Digital-only subscriptions to US local newspapers will overtake print subscriptions by at least 2027, according to a forecast from consultants Mather Economics. Strong growth in the digital customer base is welcome, but the report also warns lower price points for digital subscriptions have revenue implications.
- Mather’s quarterly subscription benchmarking report shows digital subscriptions account for about 21% of total paid subscriptions at local US newspapers, an annual increase of 32%. Digital only subscriptions will dominate by 2027 if this rate of growth continues, by 2024 if print declines speed up or online subscriptions exceed historical growth rates.
- The average monthly print subscription, priced at $29.71, is more than three times the average digital subscription at $9.49. The gap between introductory pricing is even greater – $3.48 a month for digital, compared with $16.95 for print.
- While growth is strong, the lower average price point for digital subscriptions could cause publishers problems. Mather reports that digital makes up less than 11% of the total circulation revenue for the newspapers that provided data.
The revenue shortfall is a challenge for local newspapers, but they can look elsewhere in the newspaper world for inspiration. Leading national titles in the US and UK are seeing strong success from reader revenue operations.
- The New York Times leads the field. It has nearly 8 million paid subscribers in total, 6.7 million digital only. It is on track to reach is 2025 goal of 10 paid subscribers, but growth has slowed recently. The paper has turned to non-news content like games and recipes to bolster its totals.
- This month the Guardian celebrates its 200th birthday. A dramatic three-year turnaround plan focused on reader contributions and has set the future course for the paper. Although print circulation, currently 100,000) is declining, The Guardian has more than 1 million paying readers and is now the sixth biggest news website in the world.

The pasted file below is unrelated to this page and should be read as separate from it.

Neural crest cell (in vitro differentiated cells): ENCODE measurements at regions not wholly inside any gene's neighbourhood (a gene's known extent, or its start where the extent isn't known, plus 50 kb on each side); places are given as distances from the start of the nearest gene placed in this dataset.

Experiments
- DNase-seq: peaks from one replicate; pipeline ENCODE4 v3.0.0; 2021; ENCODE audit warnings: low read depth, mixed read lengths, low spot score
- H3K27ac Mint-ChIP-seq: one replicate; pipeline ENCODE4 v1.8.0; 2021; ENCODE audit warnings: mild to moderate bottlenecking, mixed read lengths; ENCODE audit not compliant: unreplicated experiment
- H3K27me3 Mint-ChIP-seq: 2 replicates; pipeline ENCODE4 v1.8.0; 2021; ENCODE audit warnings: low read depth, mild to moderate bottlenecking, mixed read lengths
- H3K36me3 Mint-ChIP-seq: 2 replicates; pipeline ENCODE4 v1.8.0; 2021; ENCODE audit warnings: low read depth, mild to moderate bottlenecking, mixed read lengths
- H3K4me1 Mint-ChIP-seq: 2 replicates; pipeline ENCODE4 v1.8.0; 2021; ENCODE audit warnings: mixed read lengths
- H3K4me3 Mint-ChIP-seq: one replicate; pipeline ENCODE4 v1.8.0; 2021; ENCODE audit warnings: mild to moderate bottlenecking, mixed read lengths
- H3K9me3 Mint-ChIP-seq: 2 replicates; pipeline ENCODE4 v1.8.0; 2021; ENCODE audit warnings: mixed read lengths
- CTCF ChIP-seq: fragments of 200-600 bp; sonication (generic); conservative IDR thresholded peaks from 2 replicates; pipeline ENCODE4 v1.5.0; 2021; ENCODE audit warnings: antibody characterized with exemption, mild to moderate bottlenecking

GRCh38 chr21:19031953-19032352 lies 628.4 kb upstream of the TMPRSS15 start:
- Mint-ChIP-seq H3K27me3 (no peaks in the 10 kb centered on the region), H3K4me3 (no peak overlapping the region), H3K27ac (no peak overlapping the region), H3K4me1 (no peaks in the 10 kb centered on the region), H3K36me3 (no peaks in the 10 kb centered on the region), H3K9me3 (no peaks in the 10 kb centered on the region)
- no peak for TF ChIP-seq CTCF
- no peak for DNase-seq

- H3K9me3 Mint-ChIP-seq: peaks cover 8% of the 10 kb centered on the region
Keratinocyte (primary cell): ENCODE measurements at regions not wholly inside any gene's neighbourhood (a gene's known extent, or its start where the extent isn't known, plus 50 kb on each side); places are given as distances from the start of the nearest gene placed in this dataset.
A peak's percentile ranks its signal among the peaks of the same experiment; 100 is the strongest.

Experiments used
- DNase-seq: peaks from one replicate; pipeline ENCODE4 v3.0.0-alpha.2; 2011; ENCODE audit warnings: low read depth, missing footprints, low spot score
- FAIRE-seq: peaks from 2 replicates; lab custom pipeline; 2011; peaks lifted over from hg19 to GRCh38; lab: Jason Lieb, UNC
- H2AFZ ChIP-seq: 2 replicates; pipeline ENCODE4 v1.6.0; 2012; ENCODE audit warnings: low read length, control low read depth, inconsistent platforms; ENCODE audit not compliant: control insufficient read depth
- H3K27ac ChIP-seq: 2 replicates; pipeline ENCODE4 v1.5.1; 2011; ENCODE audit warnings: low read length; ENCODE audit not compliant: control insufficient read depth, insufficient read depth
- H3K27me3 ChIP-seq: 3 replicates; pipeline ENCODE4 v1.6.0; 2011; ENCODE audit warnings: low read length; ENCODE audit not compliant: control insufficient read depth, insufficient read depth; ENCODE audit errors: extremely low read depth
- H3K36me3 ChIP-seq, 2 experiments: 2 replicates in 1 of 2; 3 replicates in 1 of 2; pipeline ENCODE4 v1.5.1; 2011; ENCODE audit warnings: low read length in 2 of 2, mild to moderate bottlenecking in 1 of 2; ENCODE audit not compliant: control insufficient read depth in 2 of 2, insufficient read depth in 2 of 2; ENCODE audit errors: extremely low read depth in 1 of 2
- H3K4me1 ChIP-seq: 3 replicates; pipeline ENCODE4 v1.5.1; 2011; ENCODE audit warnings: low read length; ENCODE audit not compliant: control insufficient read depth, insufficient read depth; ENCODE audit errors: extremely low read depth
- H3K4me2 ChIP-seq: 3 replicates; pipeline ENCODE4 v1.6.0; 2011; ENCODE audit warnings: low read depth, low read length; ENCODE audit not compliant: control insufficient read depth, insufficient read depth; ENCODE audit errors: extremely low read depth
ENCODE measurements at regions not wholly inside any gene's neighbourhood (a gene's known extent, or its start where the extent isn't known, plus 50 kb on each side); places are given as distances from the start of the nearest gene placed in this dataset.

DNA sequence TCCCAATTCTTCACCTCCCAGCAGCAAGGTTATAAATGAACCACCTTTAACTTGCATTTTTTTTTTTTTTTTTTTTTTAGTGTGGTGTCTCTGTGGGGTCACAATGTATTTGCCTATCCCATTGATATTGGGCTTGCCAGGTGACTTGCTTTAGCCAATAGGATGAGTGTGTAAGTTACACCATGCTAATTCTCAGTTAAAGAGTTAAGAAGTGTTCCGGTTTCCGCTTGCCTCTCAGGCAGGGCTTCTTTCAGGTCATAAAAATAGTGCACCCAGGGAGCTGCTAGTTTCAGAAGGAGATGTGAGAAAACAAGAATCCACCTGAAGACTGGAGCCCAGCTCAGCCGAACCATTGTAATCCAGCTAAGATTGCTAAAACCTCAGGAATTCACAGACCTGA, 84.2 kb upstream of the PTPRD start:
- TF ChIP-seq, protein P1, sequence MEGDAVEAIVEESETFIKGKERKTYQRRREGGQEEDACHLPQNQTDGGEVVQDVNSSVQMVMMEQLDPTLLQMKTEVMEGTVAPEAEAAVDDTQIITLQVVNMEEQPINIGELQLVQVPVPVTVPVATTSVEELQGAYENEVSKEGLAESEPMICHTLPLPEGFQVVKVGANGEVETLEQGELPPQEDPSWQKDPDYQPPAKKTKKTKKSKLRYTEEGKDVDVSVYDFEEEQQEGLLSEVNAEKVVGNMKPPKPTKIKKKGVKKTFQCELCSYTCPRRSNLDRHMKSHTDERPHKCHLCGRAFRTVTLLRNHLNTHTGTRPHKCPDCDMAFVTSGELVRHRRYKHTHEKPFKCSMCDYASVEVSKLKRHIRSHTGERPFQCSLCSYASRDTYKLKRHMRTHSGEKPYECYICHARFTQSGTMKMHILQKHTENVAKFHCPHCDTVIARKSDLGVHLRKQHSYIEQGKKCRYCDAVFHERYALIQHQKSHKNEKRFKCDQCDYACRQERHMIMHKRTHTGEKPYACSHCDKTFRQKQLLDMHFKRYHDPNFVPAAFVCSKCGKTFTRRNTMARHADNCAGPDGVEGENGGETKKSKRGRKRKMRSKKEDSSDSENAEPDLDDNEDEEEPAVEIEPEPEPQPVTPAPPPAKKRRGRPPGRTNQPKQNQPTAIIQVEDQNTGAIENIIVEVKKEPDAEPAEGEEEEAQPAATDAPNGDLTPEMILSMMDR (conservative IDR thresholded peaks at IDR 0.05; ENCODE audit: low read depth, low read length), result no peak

- The Telegraph, once seen as a stodgy establishment broadsheet, has put in place a digital subscriptions strategy that is delivering a growth rate of 18% per quarter. According to data from the FIPP Global Digital Subscription Snapshot 2021 Q1, it has almost 350,000 subscribers and has overtaken The Times in the subscription stakes.
Mather recommends that newspapers growing their subscription base should also develop strategies to raise prices on digital subscriptions to make up for print losses.
They also need to consider higher churn rates in digital, where weekly cancelation rates run at 0.85% compared with 0.66% in print. Readers are more likely to stick with a subscription that delivers content more frequently. This means daily editions have better retention rates than weekend-only content.
The report suggests that retention rates will improve further for publishers that encourage subscribers to make a daily habit of accessing their publications. Signing readers up to receive daily email newsletter or news alerts is one popular approach.
A recent report from paywall provider Piano echoes these findings. The ‘Subscription Performance Benchmark Report’ shows subscription growth among Piano’s clients at 58% last year. But it cautions publishers to pay attention to retention efforts, recommending strong onboarding practices and annual vs monthly subscriptions.
As subscriber-only access increasingly becomes the norm, readers may start looking for bundling deals that deliver the added value of multiple publications for a single fee. But publishers considering newsstand or bundle plays in place of developing their own subscription programmes should beware.
The recent failure of password-sharing service Subscribd to secure publisher approvals suggests this approach is unlikely to work for the time being. While individual publishers are aggressively pursuing their own subscription strategies, group deals will remain elusive.